Yesterday was a bad day for America. It was an ugly day.
A former Bernie Sanders campaign volunteer who hated President Trump opened fire on Republicans during baseball practice Wednesday. House Majority Whip Steve Scalise is in critical condition. Two incredibly brave Capitol Police officers were also injured along with a House aide.
Rep. Mark Walker told NBC News it appeared the "gunman was there to kill as many Republican members as possible."
Rep. Rodney Davis blamed what he called "political rhetorical terrorism."
"This political discourse has led to gunfire," the Illinois Republican said.
Commentary from OneNewsNow
"Hate" – it's an abstract word in the ongoing culture war, where you are branded as a "hater" by declaring that marriage is one man and one woman, or suggesting that illegal aliens are in the U.S. illegally.
But after the near-massacre of Republican congressmen on a baseball field, can we agree that the shooter opened fire on them from a heart filled with hate? That his hatred for those with whom he disagreed could have resulted in a barrel-shooting slaughter of conservative lawmakers?
OneNewsNow is familiar with the "hate" brand, since our parent organization is the American Family Association. AFA has been designated a "hate group" by the Southern Poverty Law Center, the same left-wing organization that was implicated when a shooter attempted to murder employees at the Family Research Council in 2012. That shooter told the FBI he used the SPLC's "hate map" to find an "anti-gay group" – a map that remains on the SPLC's website despite that botched mass shooting being stopped only by a security guard who was wounded.
The FRC shooting was largely ignored at the time, but it's much harder to ignore a gunman who opens fire on U.S. representatives after double-checking that he's about to kill Republicans.
This week's shooting must change the left-wing rhetoric, starting with the SPLC, which was "liked" on the shooter's Facebook page. Democratic leaders routinely accuse their Republican colleagues of hating minorities, destroying the planet, and starving the poor ... and they must realize that some of their supporters believe those claims – even if it's just campaign fodder for Election Day.
The shooter volunteered for Sen. Bernie Sander's political campaign and railed against "the rich" in letters to his local newspaper. Just a few days ago, Sanders – a self-proclaimed "democratic socialist" – declared that left-wing activists should "take your anger out on the right people."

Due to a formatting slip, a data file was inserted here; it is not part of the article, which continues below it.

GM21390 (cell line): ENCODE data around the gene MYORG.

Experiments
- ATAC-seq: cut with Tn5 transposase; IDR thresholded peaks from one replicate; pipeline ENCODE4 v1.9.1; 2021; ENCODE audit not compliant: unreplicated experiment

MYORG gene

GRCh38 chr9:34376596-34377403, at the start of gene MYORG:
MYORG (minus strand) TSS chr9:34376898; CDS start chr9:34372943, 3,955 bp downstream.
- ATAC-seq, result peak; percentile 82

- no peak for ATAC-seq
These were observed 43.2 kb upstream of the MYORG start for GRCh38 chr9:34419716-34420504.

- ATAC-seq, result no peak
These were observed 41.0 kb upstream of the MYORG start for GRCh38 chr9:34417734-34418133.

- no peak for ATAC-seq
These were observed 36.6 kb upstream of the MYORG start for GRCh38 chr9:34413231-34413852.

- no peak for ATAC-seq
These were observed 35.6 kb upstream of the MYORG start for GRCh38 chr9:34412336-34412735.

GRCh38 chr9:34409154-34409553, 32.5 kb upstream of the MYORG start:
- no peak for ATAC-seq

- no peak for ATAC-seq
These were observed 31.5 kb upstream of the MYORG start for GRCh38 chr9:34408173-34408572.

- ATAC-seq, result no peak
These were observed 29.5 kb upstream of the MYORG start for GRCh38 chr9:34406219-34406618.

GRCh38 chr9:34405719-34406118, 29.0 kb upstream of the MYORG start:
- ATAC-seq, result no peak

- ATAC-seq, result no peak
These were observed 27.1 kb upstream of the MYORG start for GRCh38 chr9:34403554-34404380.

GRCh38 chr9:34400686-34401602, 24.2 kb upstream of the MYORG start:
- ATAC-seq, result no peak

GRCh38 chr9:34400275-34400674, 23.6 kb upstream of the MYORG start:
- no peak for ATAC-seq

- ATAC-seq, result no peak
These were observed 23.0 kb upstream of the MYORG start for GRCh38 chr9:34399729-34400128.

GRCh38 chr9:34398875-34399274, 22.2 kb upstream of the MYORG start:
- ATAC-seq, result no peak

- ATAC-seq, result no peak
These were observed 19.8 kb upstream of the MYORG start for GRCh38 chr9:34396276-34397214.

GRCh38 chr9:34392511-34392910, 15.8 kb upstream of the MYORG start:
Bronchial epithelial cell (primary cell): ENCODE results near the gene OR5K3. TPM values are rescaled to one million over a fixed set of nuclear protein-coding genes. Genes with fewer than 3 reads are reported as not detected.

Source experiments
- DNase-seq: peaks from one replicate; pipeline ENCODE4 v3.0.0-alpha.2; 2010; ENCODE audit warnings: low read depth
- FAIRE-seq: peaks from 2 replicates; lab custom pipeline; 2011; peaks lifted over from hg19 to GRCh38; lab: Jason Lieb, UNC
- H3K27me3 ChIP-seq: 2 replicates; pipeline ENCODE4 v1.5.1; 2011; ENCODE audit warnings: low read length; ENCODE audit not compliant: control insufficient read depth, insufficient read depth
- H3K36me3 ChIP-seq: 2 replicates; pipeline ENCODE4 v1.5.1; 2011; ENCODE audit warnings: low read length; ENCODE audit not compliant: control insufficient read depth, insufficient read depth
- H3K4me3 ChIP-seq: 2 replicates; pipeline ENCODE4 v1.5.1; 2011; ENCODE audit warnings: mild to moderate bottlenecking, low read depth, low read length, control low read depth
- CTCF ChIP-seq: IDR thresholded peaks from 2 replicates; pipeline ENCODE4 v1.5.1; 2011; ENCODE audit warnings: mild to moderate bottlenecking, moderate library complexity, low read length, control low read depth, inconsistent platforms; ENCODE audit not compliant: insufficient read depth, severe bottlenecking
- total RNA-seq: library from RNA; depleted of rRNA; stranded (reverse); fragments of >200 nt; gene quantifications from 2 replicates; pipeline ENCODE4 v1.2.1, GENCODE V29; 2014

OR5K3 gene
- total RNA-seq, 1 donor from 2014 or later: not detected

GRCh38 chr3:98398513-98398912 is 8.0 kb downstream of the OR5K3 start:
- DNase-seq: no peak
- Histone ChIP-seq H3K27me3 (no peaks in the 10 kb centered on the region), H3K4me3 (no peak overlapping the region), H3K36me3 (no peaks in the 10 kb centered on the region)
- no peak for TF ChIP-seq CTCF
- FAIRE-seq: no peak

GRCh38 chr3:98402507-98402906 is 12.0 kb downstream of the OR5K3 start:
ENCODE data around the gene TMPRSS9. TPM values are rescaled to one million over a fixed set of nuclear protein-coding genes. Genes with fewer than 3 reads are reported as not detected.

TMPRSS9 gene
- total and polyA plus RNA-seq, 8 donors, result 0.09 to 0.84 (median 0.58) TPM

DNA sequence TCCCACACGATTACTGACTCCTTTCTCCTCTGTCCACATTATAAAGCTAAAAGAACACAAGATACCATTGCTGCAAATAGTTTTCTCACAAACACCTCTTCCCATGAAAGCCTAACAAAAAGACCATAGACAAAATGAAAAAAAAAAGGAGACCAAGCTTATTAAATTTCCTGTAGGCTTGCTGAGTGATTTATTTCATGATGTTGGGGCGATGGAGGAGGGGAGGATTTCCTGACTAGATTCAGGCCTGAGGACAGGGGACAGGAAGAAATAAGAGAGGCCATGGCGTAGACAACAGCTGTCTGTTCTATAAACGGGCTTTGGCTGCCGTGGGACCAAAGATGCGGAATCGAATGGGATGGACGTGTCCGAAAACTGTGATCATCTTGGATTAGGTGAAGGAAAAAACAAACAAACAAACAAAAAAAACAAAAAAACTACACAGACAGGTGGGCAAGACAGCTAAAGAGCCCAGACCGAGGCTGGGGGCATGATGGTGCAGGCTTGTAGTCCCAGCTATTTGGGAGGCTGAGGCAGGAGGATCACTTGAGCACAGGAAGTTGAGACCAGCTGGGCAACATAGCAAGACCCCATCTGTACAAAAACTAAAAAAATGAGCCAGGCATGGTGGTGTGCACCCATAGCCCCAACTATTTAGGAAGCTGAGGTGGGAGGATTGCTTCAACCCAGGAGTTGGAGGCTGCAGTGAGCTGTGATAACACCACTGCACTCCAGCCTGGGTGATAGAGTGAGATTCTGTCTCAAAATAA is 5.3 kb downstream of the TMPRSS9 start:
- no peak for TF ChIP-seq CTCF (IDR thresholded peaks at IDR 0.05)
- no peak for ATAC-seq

To some people, that means take to the streets and show up on Election Day. To others, however, that is a rally cry to open fire. Tone it down, liberals – before the body count goes up.
What I'm about to say is politically incorrect, but it needs to be said.
Our great nation is teetering on the brink of political anarchy. And the blame lies with Hollywood and public universities and left-wing activists.
Their hateful rhetoric over the past year – their quest to remove President Trump from office – has now given birth to bloodshed.
This time at the hands of a man who hated President Trump – a man who wanted to kill as many Republicans as he could.
Good people gunned down because of their political affiliation.
Make no mistake – the man who pulled the trigger bears the responsibility for the bloodshed.
But we would be foolish if we did not address the festering anti-Trump cancer that has infected the left.
What about the D-list comedian who beheaded the president or the taxpayer-funded production called, "Killing Republicans," or the Shakespearean drama where Caesar was depicted as President Trump?
What about the high school teacher who made a bet on whether the president would be assassinated or the one who pretended to execute the president inside her classroom?
Or how about the professor who said Republicans must be executed and the president must hang? Or the other professor who said House Republicans should be lined up and shot?
On Wednesday – those professors nearly got their wish – when a baseball field came perilously close to becoming a killing field.
We can be better than that, America. We must be better than that.
Todd Starnes is host of "Fox News & Commentary," heard on hundreds of radio stations. His latest book is "The Deplorables' Guide to Making America Great Again." Follow Todd on Twitter and find him on Facebook.
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